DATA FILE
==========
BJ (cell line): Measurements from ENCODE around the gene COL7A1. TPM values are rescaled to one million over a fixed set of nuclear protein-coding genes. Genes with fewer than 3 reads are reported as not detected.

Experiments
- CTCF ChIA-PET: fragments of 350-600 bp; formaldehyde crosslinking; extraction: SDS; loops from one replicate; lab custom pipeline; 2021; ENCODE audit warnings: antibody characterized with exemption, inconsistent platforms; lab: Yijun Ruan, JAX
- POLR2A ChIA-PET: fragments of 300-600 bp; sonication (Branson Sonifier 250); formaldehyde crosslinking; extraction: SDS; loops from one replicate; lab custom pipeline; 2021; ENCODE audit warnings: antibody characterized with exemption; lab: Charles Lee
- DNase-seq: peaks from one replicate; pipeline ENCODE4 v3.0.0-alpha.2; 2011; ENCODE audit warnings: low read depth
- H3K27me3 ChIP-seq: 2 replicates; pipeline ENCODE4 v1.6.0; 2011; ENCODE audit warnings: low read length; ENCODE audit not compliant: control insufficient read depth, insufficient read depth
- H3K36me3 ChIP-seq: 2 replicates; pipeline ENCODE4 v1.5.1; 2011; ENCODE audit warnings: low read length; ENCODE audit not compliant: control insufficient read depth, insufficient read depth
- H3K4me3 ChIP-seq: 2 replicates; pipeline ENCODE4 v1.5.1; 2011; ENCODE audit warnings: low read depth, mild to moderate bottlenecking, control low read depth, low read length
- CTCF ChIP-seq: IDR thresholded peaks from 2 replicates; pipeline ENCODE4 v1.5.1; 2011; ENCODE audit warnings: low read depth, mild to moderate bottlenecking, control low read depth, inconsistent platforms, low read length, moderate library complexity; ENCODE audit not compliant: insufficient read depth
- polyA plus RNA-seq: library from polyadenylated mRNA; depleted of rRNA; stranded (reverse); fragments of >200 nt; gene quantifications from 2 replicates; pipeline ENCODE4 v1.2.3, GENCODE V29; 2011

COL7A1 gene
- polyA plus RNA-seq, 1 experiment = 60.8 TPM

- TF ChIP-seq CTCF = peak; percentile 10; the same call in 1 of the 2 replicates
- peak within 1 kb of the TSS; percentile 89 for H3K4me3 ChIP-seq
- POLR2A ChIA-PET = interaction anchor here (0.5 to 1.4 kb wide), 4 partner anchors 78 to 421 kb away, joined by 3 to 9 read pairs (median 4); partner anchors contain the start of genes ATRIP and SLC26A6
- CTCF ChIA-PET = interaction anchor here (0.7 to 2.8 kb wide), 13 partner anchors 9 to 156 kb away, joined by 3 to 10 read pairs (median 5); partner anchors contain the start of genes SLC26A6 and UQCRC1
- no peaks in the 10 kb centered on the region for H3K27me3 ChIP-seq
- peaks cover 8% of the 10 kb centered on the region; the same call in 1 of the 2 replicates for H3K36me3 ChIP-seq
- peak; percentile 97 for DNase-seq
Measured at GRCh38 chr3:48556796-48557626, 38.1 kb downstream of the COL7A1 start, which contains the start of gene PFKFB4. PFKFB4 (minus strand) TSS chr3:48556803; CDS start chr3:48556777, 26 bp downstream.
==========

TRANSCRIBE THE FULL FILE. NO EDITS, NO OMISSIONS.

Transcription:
BJ (cell line): Measurements from ENCODE around the gene COL7A1. TPM values are rescaled to one million over a fixed set of nuclear protein-coding genes. Genes with fewer than 3 reads are reported as not detected.

Experiments
- CTCF ChIA-PET: fragments of 350-600 bp; formaldehyde crosslinking; extraction: SDS; loops from one replicate; lab custom pipeline; 2021; ENCODE audit warnings: antibody characterized with exemption, inconsistent platforms; lab: Yijun Ruan, JAX
- POLR2A ChIA-PET: fragments of 300-600 bp; sonication (Branson Sonifier 250); formaldehyde crosslinking; extraction: SDS; loops from one replicate; lab custom pipeline; 2021; ENCODE audit warnings: antibody characterized with exemption; lab: Charles Lee
- DNase-seq: peaks from one replicate; pipeline ENCODE4 v3.0.0-alpha.2; 2011; ENCODE audit warnings: low read depth
- H3K27me3 ChIP-seq: 2 replicates; pipeline ENCODE4 v1.6.0; 2011; ENCODE audit warnings: low read length; ENCODE audit not compliant: control insufficient read depth, insufficient read depth
- H3K36me3 ChIP-seq: 2 replicates; pipeline ENCODE4 v1.5.1; 2011; ENCODE audit warnings: low read length; ENCODE audit not compliant: control insufficient read depth, insufficient read depth
- H3K4me3 ChIP-seq: 2 replicates; pipeline ENCODE4 v1.5.1; 2011; ENCODE audit warnings: low read depth, mild to moderate bottlenecking, control low read depth, low read length
- CTCF ChIP-seq: IDR thresholded peaks from 2 replicates; pipeline ENCODE4 v1.5.1; 2011; ENCODE audit warnings: low read depth, mild to moderate bottlenecking, control low read depth, inconsistent platforms, low read length, moderate library complexity; ENCODE audit not compliant: insufficient read depth
- polyA plus RNA-seq: library from polyadenylated mRNA; depleted of rRNA; stranded (reverse); fragments of >200 nt; gene quantifications from 2 replicates; pipeline ENCODE4 v1.2.3, GENCODE V29; 2011

COL7A1 gene
- polyA plus RNA-seq, 1 experiment = 60.8 TPM

- TF ChIP-seq CTCF = peak; percentile 10; the same call in 1 of the 2 replicates
- peak within 1 kb of the TSS; percentile 89 for H3K4me3 ChIP-seq
- POLR2A ChIA-PET = interaction anchor here (0.5 to 1.4 kb wide), 4 partner anchors 78 to 421 kb away, joined by 3 to 9 read pairs (median 4); partner anchors contain the start of genes ATRIP and SLC26A6
- CTCF ChIA-PET = interaction anchor here (0.7 to 2.8 kb wide), 13 partner anchors 9 to 156 kb away, joined by 3 to 10 read pairs (median 5); partner anchors contain the start of genes SLC26A6 and UQCRC1
- no peaks in the 10 kb centered on the region for H3K27me3 ChIP-seq
- peaks cover 8% of the 10 kb centered on the region; the same call in 1 of the 2 replicates for H3K36me3 ChIP-seq
- peak; percentile 97 for DNase-seq
Measured at GRCh38 chr3:48556796-48557626, 38.1 kb downstream of the COL7A1 start, which contains the start of gene PFKFB4. PFKFB4 (minus strand) TSS chr3:48556803; CDS start chr3:48556777, 26 bp downstream.